The one ingredient you must think about this year
Turmeric is trendy, adds vibrant colour to the finished product – and it’s a nice health halo for the ever-growing number of people who want to get more into their diet, writes New Nutrition Business's Julian Mellentin.
In Sydney and Melbourne you can order a turmeric latte in any city-centre café or buy a turmeric latte pre-mix in a supermarket, to take home.
In America and Canada, where dietitians are teaching people how to make their own turmeric lattes at home, you can already buy bars and beverages that feature turmeric.
In maybe half of UK kitchens you can already find it in the pantry as a familiar ingredient in home-cooking.
And in London, Manchester and Glasgow, you can now buy turmeric yoghurt.
Soon it won’t only be India where turmeric is a “normal” and familiar food ingredient.
While the mass-market isn’t yet ready, the most health-aware 20% of the population certainly is. The online discussion about turmeric’s benefits – from inflammation fighting to cancer protection and better-looking skin – is surging.
And don’t disparage the science: turmeric is one of the most-researched food ingredients. Turmeric has excellent “naturally functional” credentials – an advantage that’s already proven to be the most powerful driver of growth, from almonds to blueberries to coconut.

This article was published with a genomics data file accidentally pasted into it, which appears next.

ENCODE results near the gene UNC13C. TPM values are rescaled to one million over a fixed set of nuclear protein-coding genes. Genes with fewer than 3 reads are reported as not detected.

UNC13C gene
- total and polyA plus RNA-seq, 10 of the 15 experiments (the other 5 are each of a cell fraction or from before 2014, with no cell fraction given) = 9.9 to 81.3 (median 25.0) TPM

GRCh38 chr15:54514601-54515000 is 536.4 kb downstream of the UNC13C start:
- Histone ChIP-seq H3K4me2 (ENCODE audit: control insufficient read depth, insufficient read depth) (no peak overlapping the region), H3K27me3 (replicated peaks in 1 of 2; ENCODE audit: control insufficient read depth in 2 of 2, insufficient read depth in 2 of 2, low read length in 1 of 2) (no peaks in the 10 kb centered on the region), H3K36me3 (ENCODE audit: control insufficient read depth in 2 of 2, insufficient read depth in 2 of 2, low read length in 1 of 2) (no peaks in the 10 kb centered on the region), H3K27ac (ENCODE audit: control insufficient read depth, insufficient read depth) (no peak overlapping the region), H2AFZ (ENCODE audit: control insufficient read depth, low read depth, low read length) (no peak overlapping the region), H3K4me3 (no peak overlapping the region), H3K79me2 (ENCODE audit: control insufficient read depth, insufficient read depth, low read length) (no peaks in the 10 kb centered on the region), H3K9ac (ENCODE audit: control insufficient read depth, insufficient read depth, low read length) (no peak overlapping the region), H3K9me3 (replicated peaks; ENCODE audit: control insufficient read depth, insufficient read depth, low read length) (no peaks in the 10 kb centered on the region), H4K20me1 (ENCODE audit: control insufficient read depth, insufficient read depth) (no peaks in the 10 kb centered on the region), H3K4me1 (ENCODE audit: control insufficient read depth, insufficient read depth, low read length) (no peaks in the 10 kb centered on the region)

Waitrose is a 120 year-old, UK-wide supermarket chain – with a reputation for high quality – which is owned jointly by its employees and a charitable trust, making it more attractive than Wal-Mart to shoppers with a strong moral compass.
The retailer has debuted the UK’s first yoghurt to feature turmeric. It may even by the first in Europe.
Waitrose has always done what America’s Whole Foods does – delivering the wares of small, creative producers and healthy, natural foods (and at much more competitive prices than Whole Foods).
The company is good at sensing trends, so it’s newest yoghurt line-up under its own brand has a vegetable theme.
They come in four flavours, including:
- Kiwi, Avocado and Matcha Tea
- Pineapple, Butternut Squash and Turmeric
- Carrot, Mango and Guarana
The range contains significantly less sugar than fruit yoghurts – which consumers seem to be turning away from – with 11.4g of sugar per 125g serve (that’s about 9% sugar) in the Butternut Squash and Turmeric variant.
Is there enough turmeric in one 125g pot to make a difference to your health? Probably not. But that’s not the point.
Turmeric is trendy, adds vibrant colour to the finished product – and it’s a nice health halo for the ever-growing number of people who want to get more into their diet.
Any company in the western world that doesn’t have a product featuring turmeric in its new product development plans – or imagines that it doesn’t need to because “people in our country will never eat that” – should think again. Turmeric is coming.
Source: New Nutrition Business